In the Yukon, there are 120 mines that have been abandoned by their owners, of which 45 have serious toxic and physical stability problems. (At present, placer mining is the only mining activity in the Yukon.) The costs of cleaning up these sites is estimated at over $400 million. Despite this overwhelming evidence, the Yukon government is still considering a reclamation policy that allows financially questionable mines to go ahead instead of protecting taxpayers and the environment from the huge costs of abandonment.
First Nations and environmental groups in the Yukon are raising alarms about the draft reclamation policy. The federal government has indicated that the policy will be based on the same principles and standards as the NWT and Nunavut policies, which have no link to regulation. However, in the Yukon, the policy must "harmonize" with the regulatory requirements of the Yukon Quartz Mine Act and the Yukon Placer Mining Act.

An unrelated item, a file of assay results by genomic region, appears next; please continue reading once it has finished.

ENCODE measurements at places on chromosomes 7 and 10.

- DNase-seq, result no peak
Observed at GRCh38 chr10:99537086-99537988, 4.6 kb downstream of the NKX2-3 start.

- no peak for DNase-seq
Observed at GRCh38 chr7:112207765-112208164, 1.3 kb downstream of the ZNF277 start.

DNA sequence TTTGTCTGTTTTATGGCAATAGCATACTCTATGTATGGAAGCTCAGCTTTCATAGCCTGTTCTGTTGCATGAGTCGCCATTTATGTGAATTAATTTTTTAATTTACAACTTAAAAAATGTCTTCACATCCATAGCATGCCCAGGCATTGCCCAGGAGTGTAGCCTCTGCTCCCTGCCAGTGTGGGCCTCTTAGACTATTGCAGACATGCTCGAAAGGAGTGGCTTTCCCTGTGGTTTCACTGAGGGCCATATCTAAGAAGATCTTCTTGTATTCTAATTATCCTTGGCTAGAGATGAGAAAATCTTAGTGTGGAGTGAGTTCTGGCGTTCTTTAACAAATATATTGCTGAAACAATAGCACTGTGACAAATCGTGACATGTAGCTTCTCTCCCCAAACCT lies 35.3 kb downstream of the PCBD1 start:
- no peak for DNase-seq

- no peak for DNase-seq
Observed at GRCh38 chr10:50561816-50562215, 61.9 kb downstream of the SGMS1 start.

The Yukon, Nunavut, and NWT policies are only policies and are not enshrined in law and regulation. As we have seen with the Cantung and Prairie Creek mines, mines can still operate without reclamation bonds of any kind.
The proposed Yukon Reclamation Code will not apply to prospecting and exploration, nor existing mines. There is nothing in the policy criteria about full cost recovery, public participation, or protection of public health and the environment.
Although there is a reference to technical guidelines in the document, the guidelines are nowhere to be found, and instead references are made to "current standards and practices', with no indication of who will define them. The Code also recommends an "exit ticket" for final closure and decommissioning, despite the need to monitor and treat effluents in perpetuity.
MiningWatch Canada will be working with Yukon groups to ensure that any new reclamation policy protects people and the environment.